Josquin wrote both sacred and secular music, and in all of the significant vocal forms of the age, including masses, motets, chansons and frottole.
Later 15th- and early 16th-century figures in the genre included Johannes Ockeghem and Josquin des Prez, whose works cease to be constrained by formes fixes and begin to feature a pervading imitation (all voices sharing material and moving at similar speeds), similar to that found in contemporary motets and liturgical music.

Nymphes des bois

Nymphes des bois/Requiem aeternam
Josquin may have studied counterpoint under Ockeghem, whom he greatly admired throughout his life: this is suggested both by the testimony of Gioseffo Zarlino and Lodovico Zacconi, writing later in the 16th century, and by Josquin's eloquent lament on the death of Ockeghem in 1497, Nymphes des bois/Requiem aeternam, based on the poem by Jean Molinet.
Nymphes des bois, also known as La Déploration de Johannes Ockeghem, is a lament composed by Josquin des Prez on the occasion of the death of his predecessor Johannes Ockeghem in February 1497.

Gaspar van Weerbeke

Weerbeke
He may have gone there as part of a singer exchange with Gaspar van Weerbeke, who went back to Milan at the same time.
He was of the same generation as Josquin des Prez, but unique in his blending of the contemporary Italian style with the older Burgundian style of Dufay.

Franchinus Gaffurius

Franchino GaffurioGaffuriusF. Gaffurio
While in their employ, he made one or more trips to Rome, and possibly also to Paris; while in Milan he made the acquaintance of Franchinus Gaffurius, who was maestro di cappella of the cathedral there.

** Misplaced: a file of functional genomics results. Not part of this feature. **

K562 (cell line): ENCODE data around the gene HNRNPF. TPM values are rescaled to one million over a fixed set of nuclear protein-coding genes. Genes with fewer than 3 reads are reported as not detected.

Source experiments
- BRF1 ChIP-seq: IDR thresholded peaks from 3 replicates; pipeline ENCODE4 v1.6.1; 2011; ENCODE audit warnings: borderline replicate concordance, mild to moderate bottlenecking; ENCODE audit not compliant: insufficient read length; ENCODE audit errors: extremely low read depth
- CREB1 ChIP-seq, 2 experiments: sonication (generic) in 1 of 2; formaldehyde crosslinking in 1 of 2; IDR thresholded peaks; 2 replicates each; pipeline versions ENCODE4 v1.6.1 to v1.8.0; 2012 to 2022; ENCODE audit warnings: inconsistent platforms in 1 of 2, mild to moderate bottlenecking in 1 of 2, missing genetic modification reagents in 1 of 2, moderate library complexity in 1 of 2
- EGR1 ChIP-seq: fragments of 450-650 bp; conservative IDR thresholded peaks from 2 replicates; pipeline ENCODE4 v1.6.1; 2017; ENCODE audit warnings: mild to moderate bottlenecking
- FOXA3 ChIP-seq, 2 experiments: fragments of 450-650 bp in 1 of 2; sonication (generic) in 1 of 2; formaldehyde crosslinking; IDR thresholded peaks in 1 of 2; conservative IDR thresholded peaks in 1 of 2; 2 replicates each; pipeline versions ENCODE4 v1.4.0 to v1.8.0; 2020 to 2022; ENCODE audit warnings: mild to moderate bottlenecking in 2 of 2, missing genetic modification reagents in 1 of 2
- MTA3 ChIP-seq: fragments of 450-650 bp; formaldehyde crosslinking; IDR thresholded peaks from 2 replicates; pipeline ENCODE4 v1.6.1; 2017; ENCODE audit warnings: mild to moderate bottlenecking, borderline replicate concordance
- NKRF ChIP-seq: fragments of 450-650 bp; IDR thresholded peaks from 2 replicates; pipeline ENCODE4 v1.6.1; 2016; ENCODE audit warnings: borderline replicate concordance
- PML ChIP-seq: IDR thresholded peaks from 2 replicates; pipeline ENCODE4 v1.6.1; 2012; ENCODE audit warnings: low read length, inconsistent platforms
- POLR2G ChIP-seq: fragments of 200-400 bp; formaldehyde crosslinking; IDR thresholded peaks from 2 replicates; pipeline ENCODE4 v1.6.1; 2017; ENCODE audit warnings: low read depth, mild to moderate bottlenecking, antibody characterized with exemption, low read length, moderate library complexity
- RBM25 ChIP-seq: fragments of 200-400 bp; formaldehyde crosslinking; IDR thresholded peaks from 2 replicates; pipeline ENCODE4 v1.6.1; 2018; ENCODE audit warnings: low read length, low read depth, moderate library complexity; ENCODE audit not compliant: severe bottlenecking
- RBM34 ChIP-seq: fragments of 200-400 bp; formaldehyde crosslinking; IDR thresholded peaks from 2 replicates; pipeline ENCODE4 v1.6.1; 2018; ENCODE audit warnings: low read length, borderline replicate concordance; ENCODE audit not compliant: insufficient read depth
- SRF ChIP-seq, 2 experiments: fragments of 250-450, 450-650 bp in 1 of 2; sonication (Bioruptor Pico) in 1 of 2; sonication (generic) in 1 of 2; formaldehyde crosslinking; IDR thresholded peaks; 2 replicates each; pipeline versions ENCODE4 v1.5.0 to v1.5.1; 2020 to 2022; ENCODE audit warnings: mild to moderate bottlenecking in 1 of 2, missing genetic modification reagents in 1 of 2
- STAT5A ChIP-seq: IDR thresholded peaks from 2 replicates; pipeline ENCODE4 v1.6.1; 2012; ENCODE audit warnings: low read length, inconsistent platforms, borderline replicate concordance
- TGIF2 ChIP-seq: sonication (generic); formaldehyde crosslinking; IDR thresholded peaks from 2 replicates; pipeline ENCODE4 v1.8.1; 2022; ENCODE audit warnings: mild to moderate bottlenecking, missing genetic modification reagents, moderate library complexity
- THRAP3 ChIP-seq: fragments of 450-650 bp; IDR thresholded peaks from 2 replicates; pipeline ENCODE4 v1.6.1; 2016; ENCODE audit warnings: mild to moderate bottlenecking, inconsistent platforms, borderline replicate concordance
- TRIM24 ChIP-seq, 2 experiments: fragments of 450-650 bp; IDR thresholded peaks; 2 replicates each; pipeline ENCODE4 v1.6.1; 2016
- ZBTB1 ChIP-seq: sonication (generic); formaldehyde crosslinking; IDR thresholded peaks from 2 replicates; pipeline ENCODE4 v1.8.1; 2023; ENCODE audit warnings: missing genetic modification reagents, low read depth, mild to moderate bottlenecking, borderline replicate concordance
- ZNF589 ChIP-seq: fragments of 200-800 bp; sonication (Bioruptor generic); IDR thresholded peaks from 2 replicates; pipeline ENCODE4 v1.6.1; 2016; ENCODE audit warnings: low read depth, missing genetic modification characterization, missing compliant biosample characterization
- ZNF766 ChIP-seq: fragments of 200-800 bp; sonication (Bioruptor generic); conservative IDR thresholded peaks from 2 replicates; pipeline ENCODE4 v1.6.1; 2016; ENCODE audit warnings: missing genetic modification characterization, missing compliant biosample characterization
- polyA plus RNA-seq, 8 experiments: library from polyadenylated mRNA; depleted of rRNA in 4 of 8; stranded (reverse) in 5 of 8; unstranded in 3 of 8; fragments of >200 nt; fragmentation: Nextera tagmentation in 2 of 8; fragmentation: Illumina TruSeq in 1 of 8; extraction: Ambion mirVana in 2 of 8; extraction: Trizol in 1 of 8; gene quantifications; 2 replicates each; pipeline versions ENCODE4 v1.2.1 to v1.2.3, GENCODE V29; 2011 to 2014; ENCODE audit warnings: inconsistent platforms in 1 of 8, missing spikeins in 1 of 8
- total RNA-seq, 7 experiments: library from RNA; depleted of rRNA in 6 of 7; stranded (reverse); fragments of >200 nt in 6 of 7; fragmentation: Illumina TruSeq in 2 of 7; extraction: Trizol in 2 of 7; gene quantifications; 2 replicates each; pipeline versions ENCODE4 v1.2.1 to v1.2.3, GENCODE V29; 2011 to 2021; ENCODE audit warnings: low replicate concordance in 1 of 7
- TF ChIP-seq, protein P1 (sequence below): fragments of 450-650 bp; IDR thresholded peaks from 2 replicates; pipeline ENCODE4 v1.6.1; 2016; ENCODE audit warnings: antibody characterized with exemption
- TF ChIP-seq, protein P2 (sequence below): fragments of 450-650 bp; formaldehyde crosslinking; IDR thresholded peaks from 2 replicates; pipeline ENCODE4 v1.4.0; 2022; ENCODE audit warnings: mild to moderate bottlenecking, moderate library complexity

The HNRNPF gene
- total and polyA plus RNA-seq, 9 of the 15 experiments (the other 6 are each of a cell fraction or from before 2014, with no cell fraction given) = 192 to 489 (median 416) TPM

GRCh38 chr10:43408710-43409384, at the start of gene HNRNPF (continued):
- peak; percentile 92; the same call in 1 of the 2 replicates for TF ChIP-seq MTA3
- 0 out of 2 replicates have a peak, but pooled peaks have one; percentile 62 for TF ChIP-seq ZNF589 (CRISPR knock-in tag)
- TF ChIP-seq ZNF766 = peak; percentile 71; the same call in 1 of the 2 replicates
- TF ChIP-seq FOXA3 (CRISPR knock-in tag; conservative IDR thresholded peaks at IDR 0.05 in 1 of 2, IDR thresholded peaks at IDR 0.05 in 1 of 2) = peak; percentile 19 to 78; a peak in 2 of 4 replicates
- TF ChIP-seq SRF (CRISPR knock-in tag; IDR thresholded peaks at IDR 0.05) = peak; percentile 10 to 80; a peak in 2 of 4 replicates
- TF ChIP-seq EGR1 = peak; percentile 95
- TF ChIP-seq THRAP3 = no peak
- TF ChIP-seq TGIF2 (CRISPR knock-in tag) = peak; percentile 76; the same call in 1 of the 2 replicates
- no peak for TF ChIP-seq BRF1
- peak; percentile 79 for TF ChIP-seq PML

He was an almost exact contemporary of Josquin des Prez and Leonardo da Vinci, both of whom were his personal friends.

Heinrich Glarean

GlareanGlareanusHenricus Glareanus
Theorists such as Heinrich Glarean and Gioseffo Zarlino held his style as that best representing perfection.
This massive work includes writings on philosophy and biography in addition to music theory, and includes no less than 120 complete compositions by composers of the preceding generation (including Josquin, Ockeghem, Obrecht, Isaac and many others).

Mass (music)

massmassesMass setting
Josquin wrote both sacred and secular music, and in all of the significant vocal forms of the age, including masses, motets, chansons and frottole.
Pierre de La Rue wrote four separate canonic masses based on plainchant, and one of Josquin des Prez's mature masses, the Missa Ad fugam, is entirely canonic and free of borrowed material.

Miserere (Josquin)

MiserereJosquin des PrezMiserere mei Deus
While in Ferrara, Josquin wrote some of his most famous compositions, including the austere, Savonarola-influenced Miserere, which became one of the most widely distributed motets of the 16th century; the utterly contrasting, virtuoso motet Virgo salutiferi; and possibly the Missa Hercules Dux Ferrariae, which is written on a cantus firmus derived from the musical letters in the Duke's name, a technique known as soggetto cavato.
The Miserere, by Josquin des Prez, is a motet setting of Psalm 51 (Psalm 50 in the Septuagint numbering) for five voices.